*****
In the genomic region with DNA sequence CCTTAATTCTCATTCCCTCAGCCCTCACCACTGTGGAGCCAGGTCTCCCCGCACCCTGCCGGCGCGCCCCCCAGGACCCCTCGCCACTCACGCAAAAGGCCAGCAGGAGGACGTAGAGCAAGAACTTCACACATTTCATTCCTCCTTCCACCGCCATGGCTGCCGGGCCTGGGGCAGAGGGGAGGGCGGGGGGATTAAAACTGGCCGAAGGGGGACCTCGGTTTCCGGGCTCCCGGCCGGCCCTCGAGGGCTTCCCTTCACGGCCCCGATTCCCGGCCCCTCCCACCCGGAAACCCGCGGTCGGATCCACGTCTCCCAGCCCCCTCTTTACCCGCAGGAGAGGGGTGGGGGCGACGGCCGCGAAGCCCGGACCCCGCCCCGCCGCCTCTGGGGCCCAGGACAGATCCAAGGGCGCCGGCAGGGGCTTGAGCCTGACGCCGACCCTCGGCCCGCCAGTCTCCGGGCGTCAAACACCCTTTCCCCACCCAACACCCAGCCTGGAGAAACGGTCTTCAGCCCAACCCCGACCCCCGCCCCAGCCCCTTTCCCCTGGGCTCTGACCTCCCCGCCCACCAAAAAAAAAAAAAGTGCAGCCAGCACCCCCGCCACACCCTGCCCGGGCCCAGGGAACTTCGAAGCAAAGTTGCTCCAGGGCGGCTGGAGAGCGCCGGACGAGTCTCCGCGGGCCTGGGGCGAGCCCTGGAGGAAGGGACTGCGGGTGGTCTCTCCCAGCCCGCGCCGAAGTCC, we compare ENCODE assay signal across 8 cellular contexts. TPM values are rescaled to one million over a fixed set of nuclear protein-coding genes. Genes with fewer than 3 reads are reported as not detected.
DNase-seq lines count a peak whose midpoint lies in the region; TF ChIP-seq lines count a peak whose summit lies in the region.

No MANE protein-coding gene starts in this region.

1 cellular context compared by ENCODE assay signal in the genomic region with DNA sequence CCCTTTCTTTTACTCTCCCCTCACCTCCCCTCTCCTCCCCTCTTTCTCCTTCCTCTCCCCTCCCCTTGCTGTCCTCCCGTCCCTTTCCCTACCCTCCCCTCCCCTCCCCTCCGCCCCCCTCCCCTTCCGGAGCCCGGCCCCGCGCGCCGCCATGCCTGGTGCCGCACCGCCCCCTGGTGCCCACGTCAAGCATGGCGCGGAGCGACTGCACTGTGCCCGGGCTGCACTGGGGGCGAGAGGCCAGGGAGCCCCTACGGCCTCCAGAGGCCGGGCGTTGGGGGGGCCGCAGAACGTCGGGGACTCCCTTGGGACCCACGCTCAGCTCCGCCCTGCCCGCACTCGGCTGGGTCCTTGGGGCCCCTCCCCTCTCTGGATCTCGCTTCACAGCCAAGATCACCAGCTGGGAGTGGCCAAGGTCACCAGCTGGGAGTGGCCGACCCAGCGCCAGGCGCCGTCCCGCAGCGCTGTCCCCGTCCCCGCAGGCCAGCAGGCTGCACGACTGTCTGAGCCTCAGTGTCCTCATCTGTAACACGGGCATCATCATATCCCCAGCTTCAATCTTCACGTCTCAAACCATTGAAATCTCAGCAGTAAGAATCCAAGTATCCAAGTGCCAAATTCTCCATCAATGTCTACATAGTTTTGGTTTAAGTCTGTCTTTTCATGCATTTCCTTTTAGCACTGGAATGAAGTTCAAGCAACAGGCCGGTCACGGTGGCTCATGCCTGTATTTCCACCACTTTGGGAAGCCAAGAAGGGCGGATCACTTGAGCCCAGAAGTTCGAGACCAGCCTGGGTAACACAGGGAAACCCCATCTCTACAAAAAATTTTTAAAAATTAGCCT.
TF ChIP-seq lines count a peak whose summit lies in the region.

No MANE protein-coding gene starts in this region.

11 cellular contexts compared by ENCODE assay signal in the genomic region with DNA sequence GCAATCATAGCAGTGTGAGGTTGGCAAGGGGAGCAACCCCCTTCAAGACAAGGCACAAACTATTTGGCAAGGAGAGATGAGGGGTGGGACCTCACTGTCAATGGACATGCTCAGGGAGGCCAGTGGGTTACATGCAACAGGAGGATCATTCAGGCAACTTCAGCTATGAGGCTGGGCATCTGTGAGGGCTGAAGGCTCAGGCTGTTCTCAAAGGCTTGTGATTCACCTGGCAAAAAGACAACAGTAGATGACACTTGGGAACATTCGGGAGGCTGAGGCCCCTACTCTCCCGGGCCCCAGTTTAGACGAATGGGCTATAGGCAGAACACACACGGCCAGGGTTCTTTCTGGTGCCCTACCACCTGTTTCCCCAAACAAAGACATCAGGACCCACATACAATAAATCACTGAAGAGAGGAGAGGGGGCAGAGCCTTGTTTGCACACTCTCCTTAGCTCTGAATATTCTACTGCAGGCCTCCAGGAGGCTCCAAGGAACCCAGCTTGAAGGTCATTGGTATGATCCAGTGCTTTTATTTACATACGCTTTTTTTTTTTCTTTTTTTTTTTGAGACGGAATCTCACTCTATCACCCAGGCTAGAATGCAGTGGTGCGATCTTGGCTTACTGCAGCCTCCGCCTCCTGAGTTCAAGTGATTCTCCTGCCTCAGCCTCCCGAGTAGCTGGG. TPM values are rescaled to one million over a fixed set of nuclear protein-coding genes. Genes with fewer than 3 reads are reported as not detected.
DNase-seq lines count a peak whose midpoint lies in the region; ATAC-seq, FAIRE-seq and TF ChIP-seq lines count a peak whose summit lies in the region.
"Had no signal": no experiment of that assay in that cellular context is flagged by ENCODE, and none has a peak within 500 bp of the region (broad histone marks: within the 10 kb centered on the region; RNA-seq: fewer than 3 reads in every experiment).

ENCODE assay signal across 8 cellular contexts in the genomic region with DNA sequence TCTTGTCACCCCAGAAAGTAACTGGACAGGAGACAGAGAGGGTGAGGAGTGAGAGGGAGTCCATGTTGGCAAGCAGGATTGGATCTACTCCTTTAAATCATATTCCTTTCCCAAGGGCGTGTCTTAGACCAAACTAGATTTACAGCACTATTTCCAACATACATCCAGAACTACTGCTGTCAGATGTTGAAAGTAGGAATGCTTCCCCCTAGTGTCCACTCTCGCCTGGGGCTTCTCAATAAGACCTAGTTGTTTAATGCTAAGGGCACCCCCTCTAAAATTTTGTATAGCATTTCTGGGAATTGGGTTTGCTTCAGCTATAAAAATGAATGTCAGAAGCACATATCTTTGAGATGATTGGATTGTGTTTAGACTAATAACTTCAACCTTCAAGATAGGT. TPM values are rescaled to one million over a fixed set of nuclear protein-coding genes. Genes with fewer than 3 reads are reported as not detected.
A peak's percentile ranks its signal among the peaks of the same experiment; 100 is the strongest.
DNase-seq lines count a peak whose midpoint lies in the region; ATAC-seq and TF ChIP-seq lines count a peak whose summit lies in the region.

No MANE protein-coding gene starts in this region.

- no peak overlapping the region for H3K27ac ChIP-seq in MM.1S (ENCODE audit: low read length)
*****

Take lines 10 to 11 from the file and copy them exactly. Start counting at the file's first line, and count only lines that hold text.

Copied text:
ENCODE assay signal across 8 cellular contexts in the genomic region with DNA sequence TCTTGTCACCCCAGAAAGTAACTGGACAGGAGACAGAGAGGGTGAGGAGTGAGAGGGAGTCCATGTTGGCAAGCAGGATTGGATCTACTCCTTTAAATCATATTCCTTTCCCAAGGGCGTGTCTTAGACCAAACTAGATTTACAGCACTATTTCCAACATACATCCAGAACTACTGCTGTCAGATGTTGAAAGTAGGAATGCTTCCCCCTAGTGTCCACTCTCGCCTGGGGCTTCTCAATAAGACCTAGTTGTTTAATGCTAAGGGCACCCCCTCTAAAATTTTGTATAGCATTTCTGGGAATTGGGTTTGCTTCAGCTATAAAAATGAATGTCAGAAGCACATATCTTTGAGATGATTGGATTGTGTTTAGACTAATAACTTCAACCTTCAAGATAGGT. TPM values are rescaled to one million over a fixed set of nuclear protein-coding genes. Genes with fewer than 3 reads are reported as not detected.
A peak's percentile ranks its signal among the peaks of the same experiment; 100 is the strongest.